systemd.unified_cgroup_hierarchy=1 swapaccount=1 in boot cmdline fixes the problem. Other boot options are overhead. Please update guides.

systemd.unified_cgroup_hierarchy

When specified without an argument or with a true argument, enables the usage of unified cgroup hierarchy (a.k.a. cgroups-v2). When specified with a false argument, fall back to hybrid or full legacy cgroup hierarchy.

If this option is not specified, the default behaviour is determined during compilation (the -Ddefault-hierarchy= meson option). If the kernel does not support unified cgroup hierarchy, the legacy hierarchy will be used even if this option is specified.

https://www.freedesktop.org/software/systemd/man/systemd.html#systemd.unified_cgroup_hierarchy

Now oomd works and kills memory hogs (and innocent processes too, seems like oomd kills all processes in memhog.scope, not only fattest process, it is not good for desktop), output: http://okturing.com/src/6737/body

@hakavlad hakavlad closed this Aug 11, 2019
@danobi

This comment has been minimized.

Copy link
Member

@danobi danobi commented Aug 13, 2019

systemd.unified_cgroup_hierarchy=1 swapaccount=1 in boot cmdline fixes the problem. Other boot options are overhead. Please update guides.

Will do.

seems like oomd kills all processes in memhog.scope, not only fattest process, it is not good for desktop

Yeah that's by design. The smallest granularity oomd will operate on is a cgroup. Doing per-process is kind of a mess, especially when multiple teams own different services on a system. It's much easier to delegate a cgroup tree than to try and manage individual processes everywhere.

@greatquux

This comment has been minimized.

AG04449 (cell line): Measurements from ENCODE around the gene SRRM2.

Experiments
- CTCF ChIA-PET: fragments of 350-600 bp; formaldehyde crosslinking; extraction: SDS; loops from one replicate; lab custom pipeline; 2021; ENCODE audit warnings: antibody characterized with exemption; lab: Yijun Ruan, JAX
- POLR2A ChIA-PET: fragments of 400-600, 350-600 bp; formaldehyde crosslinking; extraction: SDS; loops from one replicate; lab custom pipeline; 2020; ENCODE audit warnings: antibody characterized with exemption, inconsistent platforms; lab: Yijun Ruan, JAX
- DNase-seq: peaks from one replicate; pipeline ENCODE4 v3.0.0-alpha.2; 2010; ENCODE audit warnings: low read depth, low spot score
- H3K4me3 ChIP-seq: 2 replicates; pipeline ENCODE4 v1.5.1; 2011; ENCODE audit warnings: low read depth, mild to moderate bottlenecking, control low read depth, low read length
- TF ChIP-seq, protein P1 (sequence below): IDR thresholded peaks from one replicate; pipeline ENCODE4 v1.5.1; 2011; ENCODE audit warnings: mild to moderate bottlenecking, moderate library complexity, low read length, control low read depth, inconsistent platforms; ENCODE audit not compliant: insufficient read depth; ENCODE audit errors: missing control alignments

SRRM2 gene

Copy link

@greatquux greatquux commented Sep 6, 2019

sigh. we really need something like oomd on the desktop! in that case you really do want just the hogging process to be killed. though i understand this also isn't facebook's priority. i know my biggest culprit is firefox so i guess i'll try running it in its own cgroup and modify the oom.json to account for this. good instructions for doing this here:
https://samthursfield.wordpress.com/2015/05/07/running-firefox-in-a-cgroup-using-systemd/

@hakavlad

This comment has been minimized.

Copy link
Author

@hakavlad hakavlad commented Sep 6, 2019

we really need something like oomd on the desktop!

@greatquux Look at https://github.com/hakavlad/nohang, it was originally designed for desktops, it also supports PSI and GUI notifications and is very flexible.

@greatquux

This comment has been minimized.

Copy link

@greatquux greatquux commented Sep 6, 2019

thanks @hakavlad that looks awesome! it's probably just a matter of time until distributions start packaging something like this.

Sign up for free to join this conversation on GitHub. Already have an account? Sign in to comment
Projects
None yet
4 participants
You can’t perform that action at this time.